Wisconsin Rolling the Dice by Rolling Back Mandatory Disinfection
Chris Wiant, M.P.H., Ph.D

Wisconsin is about to roll the dice on public health by rolling back a state rule requiring municipal governments to disinfect drinking water [GOP proposes rollback of mandatory disinfection for drinking water].  The current rule protects the safety of drinking water for 12 percent of Wisconsin’s municipal water supply systems in some of the state’s smaller communities.  Repealing the rule would mean that approximately 220,000 residents could be exposed to water that has not been disinfected.  The proponents of the rule’s repeal cite budget concerns.

This is a mistake.  Experience has shown us that the costs of not disinfecting drinking water are measured in much more than just dollars and cents.

In 2008, the city of Alamosa, Colorado suffered a waterborne disease outbreak that killed one person and sickened more than 1,300 of the town’s 8,900 residents. Prior to the outbreak, Alamosa, armed with a state disinfection waiver, chose not chlorinate its water.  A state report following an investigation determined that animal waste likely contaminated a compromised holding tank, leading to the outbreak.  Routine drinking water chlorination would have prevented this outbreak. Since 2008, the Colorado health department has withdrawn more than half of the disinfection waivers statewide and today Alamosa is chlorinating its drinking water.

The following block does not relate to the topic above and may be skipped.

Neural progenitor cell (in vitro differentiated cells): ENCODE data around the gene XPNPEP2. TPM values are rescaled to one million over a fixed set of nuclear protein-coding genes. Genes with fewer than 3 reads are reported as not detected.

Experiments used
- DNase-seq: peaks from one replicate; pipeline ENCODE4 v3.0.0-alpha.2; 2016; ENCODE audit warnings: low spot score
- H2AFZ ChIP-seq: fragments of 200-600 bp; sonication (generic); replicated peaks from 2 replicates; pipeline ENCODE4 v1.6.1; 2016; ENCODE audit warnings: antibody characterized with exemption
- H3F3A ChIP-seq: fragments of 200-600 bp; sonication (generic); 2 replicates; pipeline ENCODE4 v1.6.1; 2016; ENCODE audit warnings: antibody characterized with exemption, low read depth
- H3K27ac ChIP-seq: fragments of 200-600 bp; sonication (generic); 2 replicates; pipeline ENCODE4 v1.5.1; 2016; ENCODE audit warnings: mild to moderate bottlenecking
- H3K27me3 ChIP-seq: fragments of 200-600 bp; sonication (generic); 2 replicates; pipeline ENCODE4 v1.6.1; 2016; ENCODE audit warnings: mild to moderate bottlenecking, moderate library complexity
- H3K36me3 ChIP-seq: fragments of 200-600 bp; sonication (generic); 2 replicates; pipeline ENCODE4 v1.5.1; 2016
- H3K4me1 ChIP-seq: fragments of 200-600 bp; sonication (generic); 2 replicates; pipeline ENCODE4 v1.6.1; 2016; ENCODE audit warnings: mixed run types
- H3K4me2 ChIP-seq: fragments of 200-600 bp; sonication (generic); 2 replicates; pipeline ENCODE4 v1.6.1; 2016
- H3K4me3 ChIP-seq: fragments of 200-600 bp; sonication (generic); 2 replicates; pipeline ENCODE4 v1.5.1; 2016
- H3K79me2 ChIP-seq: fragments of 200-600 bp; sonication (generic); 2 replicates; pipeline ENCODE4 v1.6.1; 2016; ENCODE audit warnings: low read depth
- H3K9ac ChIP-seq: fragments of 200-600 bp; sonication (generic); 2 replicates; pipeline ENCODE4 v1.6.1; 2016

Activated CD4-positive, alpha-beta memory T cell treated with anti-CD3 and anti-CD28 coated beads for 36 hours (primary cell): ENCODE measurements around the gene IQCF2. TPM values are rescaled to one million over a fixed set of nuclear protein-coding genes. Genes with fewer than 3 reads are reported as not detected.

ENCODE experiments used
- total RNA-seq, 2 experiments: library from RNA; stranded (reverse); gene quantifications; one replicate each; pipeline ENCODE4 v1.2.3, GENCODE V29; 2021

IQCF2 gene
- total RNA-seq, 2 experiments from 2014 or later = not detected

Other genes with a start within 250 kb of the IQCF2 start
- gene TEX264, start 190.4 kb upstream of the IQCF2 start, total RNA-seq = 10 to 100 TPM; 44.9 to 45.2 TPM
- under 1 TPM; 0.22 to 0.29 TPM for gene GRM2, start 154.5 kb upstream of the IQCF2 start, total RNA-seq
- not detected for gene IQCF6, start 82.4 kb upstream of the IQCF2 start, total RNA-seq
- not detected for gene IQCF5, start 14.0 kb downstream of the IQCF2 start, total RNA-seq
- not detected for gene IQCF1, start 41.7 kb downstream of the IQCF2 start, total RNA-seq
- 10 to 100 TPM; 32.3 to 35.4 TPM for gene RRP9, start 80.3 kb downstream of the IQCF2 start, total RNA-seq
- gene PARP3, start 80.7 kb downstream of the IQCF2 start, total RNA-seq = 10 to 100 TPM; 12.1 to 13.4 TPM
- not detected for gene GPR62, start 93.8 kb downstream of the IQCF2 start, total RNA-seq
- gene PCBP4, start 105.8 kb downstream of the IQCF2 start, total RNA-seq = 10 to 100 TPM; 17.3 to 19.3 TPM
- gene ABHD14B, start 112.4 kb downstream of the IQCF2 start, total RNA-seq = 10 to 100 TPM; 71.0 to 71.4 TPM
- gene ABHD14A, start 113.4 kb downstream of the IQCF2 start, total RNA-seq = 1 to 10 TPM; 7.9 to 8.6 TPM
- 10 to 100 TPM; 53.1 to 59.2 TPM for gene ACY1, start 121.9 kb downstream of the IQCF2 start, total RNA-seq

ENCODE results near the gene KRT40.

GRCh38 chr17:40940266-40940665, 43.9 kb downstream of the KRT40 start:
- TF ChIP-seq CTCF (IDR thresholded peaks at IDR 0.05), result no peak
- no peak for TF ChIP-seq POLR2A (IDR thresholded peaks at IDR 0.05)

Eleven years ago in Walkerton, Ontario, seven people died and more than 2,300 became ill after E. coli and other bacteria infected the town’s water supply. A report published by the Ontario Ministry of the Attorney General concluded that, even after the well was contaminated, the Walkerton disaster could have been prevented if the required chlorine residuals had been maintained.

These two cities learned the hard way that waterborne diseases don’t just go away – they must be eradicated by using disinfecting agents like chlorine.  Handing out disinfection waivers is the equivalent of giving waterborne diseases a free pass into thousands of Wisconsin homes.  A little chlorination goes a long way toward wiping out some of the nastiest bugs including E. coli and salmonella.

During the 20th century, the dramatic increase in life span from 49 years to 76 years is widely credited to public health achievements, including the control of infectious diseases through the chlorination of drinking water. Safe drinking water has saved lives and lessened the burden of disease on millions of people, especially children in the country.  We understand budgets are tight, but any savings that can be achieved by not disinfecting water could easily be offset by higher healthcare costs associated with treating Wisconsin residents with waterborne diseases and, even worse, any potential lives lost.

More than a billion people around the world have no access to safe drinking water through their public infrastructure.  For them, it’s not a voluntary gamble; they simply have no choice.  There’s no excuse for choosing to add more than 200,000 Wisconsin residents to their ranks.

Chris Wiant, M.P.H., Ph.D., is president and CEO of the Caring for Colorado Foundation. He is also chair of the Water Quality & Health Council.

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